IT HAS the heart of a BMW M5, the bones of an Audi RS 6 and the foul breath of a Seat Alhambra. No, this isn’t one of Jeremy Clarkson’s cheese-fuelled nightmares but a “Franken-car” assembled from the beastly parts of the UK’s most unreliable vehicles.
Warranty Direct, a third-party warranty provider, plundered 50,000 live policies to create its reliability index, which highlights the worst-performing cars in terms of mechanical reliability.
The Franken-car is a horrific amalgamation of unreliable motors, including the engine of a BMW M5 made between 2004 and 2011, the axle and suspension from an Audi RS 6 (2002-11), the gearbox from a Jeep Grand Cherokee (2006-11) and the air-conditioning system from a Seat Alhambra (1996-2010).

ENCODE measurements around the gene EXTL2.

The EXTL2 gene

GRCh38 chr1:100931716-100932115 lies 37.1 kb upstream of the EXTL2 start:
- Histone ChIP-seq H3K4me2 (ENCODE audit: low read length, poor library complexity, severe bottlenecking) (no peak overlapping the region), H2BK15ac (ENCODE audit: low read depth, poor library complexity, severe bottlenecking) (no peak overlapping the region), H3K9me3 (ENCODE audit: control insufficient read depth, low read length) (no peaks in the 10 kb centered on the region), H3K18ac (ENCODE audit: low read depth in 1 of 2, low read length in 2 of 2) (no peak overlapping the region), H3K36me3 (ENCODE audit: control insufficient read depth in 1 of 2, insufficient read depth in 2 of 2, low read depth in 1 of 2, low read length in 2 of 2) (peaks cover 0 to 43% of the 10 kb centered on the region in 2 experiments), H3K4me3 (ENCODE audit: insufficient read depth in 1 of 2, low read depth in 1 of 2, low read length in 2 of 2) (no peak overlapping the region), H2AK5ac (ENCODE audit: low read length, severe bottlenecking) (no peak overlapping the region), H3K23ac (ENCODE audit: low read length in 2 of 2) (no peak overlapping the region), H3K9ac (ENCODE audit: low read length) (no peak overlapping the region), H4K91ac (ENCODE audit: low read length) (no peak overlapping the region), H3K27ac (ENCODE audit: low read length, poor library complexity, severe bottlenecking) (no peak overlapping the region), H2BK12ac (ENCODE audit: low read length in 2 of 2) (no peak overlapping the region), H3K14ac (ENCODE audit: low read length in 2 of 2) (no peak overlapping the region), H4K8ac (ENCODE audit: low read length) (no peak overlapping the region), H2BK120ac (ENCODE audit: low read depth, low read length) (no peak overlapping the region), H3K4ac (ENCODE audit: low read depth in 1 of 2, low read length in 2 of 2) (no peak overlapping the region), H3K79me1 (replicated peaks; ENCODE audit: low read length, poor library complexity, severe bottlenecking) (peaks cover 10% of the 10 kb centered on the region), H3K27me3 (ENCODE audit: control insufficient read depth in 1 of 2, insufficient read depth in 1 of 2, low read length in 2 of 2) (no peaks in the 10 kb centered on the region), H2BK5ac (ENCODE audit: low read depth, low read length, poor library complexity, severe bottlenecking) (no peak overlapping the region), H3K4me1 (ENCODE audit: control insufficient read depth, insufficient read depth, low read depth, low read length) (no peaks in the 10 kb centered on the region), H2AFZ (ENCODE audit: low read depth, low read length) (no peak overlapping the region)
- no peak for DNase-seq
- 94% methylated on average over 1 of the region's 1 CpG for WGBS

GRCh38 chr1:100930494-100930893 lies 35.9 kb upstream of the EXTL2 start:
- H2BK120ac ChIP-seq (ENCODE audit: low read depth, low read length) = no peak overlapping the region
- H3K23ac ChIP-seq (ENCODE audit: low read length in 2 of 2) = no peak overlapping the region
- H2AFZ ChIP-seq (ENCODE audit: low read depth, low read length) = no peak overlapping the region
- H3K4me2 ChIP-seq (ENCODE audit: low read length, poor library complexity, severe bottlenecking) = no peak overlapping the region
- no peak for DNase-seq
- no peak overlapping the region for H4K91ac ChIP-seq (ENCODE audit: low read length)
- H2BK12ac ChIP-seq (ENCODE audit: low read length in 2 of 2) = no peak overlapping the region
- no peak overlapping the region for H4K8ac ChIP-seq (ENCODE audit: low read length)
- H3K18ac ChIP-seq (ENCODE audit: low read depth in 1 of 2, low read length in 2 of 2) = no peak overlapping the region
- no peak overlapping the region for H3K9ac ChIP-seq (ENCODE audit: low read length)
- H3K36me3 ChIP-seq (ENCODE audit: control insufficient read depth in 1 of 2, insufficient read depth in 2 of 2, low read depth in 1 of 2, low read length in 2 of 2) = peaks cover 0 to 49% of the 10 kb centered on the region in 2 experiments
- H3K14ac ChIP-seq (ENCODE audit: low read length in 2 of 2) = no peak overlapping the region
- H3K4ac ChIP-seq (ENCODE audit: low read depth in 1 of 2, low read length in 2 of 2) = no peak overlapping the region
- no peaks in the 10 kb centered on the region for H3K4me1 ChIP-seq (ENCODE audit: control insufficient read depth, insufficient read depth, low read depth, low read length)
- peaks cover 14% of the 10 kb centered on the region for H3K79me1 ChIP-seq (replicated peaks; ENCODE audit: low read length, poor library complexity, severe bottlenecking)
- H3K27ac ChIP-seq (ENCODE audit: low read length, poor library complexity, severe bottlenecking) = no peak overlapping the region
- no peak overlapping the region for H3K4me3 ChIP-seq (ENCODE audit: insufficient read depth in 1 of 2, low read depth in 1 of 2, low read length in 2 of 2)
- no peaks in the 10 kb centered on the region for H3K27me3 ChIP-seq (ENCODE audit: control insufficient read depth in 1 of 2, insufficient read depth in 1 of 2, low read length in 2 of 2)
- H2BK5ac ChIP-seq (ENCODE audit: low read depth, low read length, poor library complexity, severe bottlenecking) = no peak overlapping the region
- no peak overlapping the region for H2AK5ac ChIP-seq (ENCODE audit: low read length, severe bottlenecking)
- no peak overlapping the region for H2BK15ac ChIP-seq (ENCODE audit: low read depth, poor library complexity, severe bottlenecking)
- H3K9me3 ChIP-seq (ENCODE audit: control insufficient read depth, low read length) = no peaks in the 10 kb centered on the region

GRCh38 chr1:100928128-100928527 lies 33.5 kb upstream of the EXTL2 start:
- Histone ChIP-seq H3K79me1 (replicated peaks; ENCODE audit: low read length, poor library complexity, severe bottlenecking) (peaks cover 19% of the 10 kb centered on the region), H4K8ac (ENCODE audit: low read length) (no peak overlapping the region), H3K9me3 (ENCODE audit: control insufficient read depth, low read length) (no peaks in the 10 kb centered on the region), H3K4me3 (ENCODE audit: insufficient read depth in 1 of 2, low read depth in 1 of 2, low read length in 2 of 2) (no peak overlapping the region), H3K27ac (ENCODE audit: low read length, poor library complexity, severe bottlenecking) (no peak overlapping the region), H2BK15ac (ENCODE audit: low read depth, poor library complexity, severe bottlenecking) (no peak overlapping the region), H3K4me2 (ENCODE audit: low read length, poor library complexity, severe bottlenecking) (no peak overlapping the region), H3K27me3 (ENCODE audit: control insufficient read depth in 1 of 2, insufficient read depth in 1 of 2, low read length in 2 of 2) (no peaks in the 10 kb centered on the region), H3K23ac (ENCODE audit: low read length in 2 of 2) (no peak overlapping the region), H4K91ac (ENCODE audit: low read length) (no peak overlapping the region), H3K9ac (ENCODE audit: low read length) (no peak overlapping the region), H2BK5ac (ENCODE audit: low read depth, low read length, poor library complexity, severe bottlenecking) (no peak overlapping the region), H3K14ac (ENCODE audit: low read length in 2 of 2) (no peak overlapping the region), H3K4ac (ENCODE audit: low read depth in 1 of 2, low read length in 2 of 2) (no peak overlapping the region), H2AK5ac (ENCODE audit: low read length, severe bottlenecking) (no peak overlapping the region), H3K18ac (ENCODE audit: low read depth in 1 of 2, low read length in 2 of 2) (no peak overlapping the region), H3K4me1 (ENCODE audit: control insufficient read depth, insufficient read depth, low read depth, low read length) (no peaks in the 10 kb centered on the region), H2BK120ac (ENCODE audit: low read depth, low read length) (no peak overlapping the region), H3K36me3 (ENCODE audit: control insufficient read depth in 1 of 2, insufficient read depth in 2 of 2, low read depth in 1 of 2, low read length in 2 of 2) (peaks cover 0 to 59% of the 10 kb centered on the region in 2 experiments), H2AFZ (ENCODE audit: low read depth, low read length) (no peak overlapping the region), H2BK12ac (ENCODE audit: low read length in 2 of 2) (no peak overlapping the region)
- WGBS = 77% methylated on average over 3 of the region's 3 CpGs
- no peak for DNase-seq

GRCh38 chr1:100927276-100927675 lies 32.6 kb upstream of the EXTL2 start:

According to Warranty Direct, its reliability index assesses the trustworthiness of vehicles by combining frequency of failure, average cost of repair, vehicle age and mileage.
David Gerrans, the managing director, said: “This large variety of vehicles that goes into the concoction proves how typically reliable cars can be dragged down by one poorly performing part.”
“This proves how typically reliable cars can be dragged down by one poorly performing part”
Almost two-fifths of Audi RS 6s covered by the company’s scheme require a trip to the workshop to repair axle and suspension components each year, while 3 in 10 Mercedes-Benz R-class vehicles suffer electrical faults.
Almost 10% of Chrysler 300Cs will require repairs to the steering system, and the same proportion of Seat Alhambras will require fixes to the wheezing air-con system. Another component that may haunt owners is the braking system of the Fiat Multipla (1999-2005).